The principal objective of Regulation No 883/2004, which is to ensure the coordination of national social security systems within the framework of free movement of persons while guaranteeing equality of treatment under the different national legislations, would be seriously compromised if it were possible for every Member State, by failing to include certain social benefits in the declaration or, conversely, by including them to determine freely the scope of that regulation.

40

Therefore, the answer to the first question is that the classification of a benefit under one of the branches of social security listed in Article 3 of Regulation No 883/2004 made by the competent national authority in the declaration to be made by the Member State under Article 9(1) of that regulation is not definitive. The classification of a social security benefit may be made by the national court concerned, autonomously and on the basis of the elements that constitute the social security benefit at issue, and by referring, if necessary, a question for a preliminary ruling to the Court.

The second question

41

By its second question, the referring court asks whether such a benefit is to be regarded as an ‘old-age benefit’ within the meaning of Article 3(1)(d) of Regulation No 883/2004 or a ‘pre-retirement benefit’ within the meaning of Article 3(1)(i) of that regulation.

42

It should be noted, as a preliminary point, that the answer to that question is decisive for the processing of the application for a bridging pension. If that pension is to be regarded as an ‘old-age benefit’, and in view of the fact that the grant of such a benefit is subject to attaining periods of insurance, employment, non-salaried work or residence, the competent institution of a Member State must take into account, pursuant to Article 6 of Regulation No 883/2004, all periods completed under the legislation of any other Member State, and even any Member State of the EEA, as if those periods were completed in the Member State of that institution. On the other hand, if that pension is to be classified as a ‘pre-retirement benefit’, Article 66 of Regulation No 883/2004 excludes the application of the rule on the aggregation of periods laid down in Article 6 of the regulation.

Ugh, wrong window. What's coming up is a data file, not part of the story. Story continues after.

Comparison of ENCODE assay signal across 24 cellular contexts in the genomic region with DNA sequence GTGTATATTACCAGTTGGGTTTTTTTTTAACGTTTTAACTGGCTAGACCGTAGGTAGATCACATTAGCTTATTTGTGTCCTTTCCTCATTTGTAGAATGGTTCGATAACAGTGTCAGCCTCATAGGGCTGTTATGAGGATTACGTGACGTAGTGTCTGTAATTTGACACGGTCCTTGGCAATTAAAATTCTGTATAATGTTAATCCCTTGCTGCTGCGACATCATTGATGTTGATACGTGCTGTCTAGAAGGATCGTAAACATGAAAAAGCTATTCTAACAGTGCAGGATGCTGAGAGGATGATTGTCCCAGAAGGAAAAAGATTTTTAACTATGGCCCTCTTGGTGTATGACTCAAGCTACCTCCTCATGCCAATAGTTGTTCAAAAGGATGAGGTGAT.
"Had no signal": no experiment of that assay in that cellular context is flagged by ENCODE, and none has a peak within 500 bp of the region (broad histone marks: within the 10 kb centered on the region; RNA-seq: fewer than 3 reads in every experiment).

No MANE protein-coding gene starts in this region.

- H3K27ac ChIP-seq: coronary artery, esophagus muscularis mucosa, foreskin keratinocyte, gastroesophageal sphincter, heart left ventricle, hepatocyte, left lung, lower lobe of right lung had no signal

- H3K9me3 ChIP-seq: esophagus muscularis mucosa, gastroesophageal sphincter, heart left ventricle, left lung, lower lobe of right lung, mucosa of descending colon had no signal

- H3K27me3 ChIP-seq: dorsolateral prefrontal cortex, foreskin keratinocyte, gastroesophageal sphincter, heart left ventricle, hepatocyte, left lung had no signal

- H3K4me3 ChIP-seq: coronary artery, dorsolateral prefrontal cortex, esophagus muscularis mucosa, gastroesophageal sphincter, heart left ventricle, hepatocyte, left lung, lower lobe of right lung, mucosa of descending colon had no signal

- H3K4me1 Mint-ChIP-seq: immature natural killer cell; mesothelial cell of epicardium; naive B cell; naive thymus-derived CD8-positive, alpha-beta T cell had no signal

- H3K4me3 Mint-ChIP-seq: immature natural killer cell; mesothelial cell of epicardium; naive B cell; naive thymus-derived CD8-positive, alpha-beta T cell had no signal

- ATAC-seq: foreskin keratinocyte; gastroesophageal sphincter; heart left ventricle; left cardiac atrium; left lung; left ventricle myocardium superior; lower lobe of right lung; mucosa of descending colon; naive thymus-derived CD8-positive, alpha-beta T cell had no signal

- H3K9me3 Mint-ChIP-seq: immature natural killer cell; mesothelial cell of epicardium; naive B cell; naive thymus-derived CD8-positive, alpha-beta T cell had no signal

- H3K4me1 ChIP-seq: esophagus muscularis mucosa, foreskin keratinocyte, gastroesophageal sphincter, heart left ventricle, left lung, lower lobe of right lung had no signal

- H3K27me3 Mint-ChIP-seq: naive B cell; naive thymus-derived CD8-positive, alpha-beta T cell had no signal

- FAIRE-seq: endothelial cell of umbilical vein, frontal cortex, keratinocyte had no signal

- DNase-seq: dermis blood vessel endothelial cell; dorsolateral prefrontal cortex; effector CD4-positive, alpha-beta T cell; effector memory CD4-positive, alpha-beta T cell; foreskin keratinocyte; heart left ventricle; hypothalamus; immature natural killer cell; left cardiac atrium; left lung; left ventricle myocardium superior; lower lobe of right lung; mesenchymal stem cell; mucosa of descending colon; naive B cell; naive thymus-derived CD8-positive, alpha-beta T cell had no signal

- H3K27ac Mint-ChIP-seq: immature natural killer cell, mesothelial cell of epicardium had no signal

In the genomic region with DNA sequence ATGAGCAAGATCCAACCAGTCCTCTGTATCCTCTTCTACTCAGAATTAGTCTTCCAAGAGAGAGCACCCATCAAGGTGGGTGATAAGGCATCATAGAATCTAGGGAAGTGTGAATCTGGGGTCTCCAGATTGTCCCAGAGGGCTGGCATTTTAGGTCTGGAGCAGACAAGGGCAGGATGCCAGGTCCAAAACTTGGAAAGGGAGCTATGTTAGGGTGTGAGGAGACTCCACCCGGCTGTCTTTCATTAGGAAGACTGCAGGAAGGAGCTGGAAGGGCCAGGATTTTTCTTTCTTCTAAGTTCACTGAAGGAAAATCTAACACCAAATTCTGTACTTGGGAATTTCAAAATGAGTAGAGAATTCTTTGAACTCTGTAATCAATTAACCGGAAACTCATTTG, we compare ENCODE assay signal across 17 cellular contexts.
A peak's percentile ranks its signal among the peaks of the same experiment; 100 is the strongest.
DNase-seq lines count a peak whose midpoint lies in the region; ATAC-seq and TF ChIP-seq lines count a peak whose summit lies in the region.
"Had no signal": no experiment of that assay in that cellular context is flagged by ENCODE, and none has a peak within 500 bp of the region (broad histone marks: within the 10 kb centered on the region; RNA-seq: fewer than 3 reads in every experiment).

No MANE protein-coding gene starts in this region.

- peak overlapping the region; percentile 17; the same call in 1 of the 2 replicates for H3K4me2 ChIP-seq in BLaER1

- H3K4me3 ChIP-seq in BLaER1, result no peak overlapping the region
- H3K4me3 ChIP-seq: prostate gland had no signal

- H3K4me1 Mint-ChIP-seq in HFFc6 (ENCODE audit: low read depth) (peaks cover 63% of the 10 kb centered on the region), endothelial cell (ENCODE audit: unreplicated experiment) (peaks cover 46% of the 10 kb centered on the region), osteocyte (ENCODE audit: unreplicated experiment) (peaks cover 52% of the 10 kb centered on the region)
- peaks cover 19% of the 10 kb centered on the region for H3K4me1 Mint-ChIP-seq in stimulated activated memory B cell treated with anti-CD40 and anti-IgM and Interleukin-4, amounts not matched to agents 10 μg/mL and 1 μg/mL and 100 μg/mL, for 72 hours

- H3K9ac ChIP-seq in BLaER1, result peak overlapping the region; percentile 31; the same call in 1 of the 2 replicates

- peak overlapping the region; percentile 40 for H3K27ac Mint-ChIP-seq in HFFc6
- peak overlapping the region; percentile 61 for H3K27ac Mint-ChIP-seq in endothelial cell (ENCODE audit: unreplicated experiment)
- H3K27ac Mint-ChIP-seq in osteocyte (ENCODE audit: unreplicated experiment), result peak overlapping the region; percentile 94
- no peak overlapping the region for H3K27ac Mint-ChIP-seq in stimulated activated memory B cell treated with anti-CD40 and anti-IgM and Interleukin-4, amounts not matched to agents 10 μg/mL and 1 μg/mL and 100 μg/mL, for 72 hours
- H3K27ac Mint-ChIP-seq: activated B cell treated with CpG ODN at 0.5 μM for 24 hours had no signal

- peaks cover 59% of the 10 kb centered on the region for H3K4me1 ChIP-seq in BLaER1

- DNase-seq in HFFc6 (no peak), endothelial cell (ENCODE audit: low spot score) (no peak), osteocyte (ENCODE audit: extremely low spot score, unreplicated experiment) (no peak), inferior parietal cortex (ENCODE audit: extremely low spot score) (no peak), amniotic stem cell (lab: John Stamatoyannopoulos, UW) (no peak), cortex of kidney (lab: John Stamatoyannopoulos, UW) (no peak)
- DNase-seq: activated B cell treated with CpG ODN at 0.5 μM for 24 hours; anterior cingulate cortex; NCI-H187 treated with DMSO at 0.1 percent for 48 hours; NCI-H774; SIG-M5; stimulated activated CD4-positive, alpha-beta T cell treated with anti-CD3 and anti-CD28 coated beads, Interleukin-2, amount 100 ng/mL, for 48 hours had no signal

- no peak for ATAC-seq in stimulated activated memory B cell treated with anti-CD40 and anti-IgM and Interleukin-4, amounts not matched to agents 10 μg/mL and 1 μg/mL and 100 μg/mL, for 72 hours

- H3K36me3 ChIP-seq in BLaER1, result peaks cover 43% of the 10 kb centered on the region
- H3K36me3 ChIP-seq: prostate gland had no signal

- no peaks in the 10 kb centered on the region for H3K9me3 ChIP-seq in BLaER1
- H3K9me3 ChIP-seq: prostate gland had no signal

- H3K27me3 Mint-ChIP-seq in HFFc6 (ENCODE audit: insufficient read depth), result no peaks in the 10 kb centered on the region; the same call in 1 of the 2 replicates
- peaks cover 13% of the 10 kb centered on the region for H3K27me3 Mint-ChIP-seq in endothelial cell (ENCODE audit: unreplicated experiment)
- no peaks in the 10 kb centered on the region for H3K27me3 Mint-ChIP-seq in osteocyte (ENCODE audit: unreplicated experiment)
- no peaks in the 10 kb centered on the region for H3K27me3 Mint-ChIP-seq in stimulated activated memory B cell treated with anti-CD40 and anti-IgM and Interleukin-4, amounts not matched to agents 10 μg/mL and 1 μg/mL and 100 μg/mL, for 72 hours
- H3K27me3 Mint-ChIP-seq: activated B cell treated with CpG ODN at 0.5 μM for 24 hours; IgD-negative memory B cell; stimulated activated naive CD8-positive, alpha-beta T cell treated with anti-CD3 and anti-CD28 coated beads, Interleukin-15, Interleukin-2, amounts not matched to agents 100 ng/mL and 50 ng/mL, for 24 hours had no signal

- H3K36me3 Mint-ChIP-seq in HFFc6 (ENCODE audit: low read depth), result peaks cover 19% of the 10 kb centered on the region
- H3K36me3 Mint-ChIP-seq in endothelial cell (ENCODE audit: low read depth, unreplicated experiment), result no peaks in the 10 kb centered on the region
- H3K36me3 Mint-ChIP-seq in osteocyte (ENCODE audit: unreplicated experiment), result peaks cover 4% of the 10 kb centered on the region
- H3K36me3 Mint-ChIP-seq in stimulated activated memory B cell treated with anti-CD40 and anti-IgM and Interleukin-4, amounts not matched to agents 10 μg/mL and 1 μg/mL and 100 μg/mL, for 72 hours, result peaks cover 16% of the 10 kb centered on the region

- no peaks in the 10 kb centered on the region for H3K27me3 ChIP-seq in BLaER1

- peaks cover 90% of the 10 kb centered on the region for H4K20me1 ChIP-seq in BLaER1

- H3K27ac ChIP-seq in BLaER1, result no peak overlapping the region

43

With regard to determining the nature of the benefit at issue in the main proceedings, it must be recalled that, according to the Court’s settled case-law, social security benefits must be regarded, irrespective of the characteristics specific to different national legal systems, as being of the same kind when their purpose and subject matter as well as the basis on which they are calculated and the conditions for granting them are identical. On the other hand, characteristics which are purely formal must not be considered relevant criteria for the classification of the benefits (see, to that effect, judgments of 5 July 1983, Valentini, 171/82, EU:C:1983:189, paragraph 13; of 18 July 2006, De Cuyper, C‑406/04, EU:C:2006:491, paragraph 25; and of 11 September 2008, Petersen, C‑228/07, EU:C:2008:494, paragraph 21).

44

Where it is necessary to distinguish between different categories of social security benefits, the Court has clarified that the risk covered by each benefit must be taken into consideration (judgments of 18 July 2006, De Cuyper, C‑406/04, EU:C:2006:491, paragraph 27, and of 19 September 2013, HliddalandBornand, C‑216/12 and C‑217/12, EU:C:2013:568, paragraph 52).

45

Thus, the essential characteristic of the old-age benefits referred to in Article 3(1)(d) of Regulation No 883/2004 lies in the fact that they are intended to safeguard the means of subsistence of persons who, when they reach a certain age, leave their employment and are no longer required to hold themselves available for work at the employment office (judgment of 5 July 1983, Valentini, 171/82, EU:C:1983:189, paragraph 14).

46